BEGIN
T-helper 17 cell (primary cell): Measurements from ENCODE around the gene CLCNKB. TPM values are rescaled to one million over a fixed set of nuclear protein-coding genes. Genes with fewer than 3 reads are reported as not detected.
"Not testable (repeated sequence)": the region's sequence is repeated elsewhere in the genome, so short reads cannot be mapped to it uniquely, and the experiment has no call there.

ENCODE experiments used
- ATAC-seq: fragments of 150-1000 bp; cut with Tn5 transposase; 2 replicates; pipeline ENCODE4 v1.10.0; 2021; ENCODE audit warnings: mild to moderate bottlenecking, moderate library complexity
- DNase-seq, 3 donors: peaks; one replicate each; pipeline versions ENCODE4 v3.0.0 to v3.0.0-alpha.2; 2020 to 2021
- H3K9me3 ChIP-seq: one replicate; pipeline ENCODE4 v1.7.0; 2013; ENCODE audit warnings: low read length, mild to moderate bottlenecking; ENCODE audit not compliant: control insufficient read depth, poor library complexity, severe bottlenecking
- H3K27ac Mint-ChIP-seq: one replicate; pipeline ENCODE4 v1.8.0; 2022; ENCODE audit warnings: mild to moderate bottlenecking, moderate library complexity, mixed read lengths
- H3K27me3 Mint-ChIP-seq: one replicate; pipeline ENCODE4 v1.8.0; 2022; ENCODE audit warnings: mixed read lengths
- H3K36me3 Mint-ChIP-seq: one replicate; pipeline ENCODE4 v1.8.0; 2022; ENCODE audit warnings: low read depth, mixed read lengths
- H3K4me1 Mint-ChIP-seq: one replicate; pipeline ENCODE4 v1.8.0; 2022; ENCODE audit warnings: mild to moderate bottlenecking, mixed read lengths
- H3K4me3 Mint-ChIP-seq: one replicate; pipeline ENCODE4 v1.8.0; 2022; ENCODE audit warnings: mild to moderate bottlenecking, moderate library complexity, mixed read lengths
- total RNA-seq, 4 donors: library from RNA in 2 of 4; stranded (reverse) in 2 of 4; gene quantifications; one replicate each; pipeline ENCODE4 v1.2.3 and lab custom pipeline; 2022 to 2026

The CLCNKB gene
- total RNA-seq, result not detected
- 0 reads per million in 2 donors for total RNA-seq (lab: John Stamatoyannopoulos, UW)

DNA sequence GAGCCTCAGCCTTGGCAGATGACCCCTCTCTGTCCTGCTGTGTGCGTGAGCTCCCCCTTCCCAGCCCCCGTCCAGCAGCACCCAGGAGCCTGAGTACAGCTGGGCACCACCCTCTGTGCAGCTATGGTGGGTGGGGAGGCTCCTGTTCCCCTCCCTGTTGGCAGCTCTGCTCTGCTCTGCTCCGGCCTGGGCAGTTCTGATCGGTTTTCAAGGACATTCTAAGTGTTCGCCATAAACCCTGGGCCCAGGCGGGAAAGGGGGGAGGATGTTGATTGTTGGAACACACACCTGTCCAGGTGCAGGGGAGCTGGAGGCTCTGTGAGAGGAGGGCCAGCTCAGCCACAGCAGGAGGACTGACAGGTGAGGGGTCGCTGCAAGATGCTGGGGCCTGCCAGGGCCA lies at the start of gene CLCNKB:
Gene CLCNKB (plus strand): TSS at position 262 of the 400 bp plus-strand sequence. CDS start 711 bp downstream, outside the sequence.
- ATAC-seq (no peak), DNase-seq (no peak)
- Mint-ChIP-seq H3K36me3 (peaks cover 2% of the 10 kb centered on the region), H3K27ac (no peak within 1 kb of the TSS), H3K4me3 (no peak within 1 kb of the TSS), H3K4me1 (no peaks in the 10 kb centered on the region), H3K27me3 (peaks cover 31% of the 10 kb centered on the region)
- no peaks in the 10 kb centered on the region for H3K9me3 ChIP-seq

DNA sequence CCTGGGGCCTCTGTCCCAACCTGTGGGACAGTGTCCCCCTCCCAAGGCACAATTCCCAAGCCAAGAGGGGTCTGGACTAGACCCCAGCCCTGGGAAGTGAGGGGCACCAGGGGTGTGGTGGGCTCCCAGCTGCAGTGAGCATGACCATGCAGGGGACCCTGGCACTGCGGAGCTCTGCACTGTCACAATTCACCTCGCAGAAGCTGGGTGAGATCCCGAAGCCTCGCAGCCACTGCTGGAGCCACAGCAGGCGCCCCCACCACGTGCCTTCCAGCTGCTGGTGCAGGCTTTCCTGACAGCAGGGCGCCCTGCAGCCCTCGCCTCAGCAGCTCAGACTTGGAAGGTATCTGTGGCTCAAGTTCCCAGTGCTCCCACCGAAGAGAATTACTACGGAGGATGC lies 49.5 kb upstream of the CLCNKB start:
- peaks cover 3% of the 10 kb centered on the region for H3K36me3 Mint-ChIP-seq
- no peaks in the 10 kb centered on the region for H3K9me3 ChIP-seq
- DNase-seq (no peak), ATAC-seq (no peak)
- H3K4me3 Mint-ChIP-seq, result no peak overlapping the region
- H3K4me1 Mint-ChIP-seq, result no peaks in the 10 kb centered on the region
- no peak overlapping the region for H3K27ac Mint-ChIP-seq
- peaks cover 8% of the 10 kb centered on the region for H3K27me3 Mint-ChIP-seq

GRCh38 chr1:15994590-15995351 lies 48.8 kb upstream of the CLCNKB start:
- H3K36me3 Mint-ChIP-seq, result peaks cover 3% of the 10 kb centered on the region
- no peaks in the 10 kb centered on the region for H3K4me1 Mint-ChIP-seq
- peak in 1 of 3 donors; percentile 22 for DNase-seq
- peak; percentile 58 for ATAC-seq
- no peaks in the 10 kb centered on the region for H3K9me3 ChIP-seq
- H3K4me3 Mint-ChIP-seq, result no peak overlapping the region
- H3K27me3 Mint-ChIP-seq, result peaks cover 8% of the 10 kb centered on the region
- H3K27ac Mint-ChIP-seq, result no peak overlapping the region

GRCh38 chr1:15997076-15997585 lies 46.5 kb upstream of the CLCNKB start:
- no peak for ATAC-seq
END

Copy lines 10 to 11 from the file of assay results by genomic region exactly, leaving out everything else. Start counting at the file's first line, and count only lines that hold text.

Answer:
- H3K4me1 Mint-ChIP-seq: one replicate; pipeline ENCODE4 v1.8.0; 2022; ENCODE audit warnings: mild to moderate bottlenecking, mixed read lengths
- H3K4me3 Mint-ChIP-seq: one replicate; pipeline ENCODE4 v1.8.0; 2022; ENCODE audit warnings: mild to moderate bottlenecking, moderate library complexity, mixed read lengths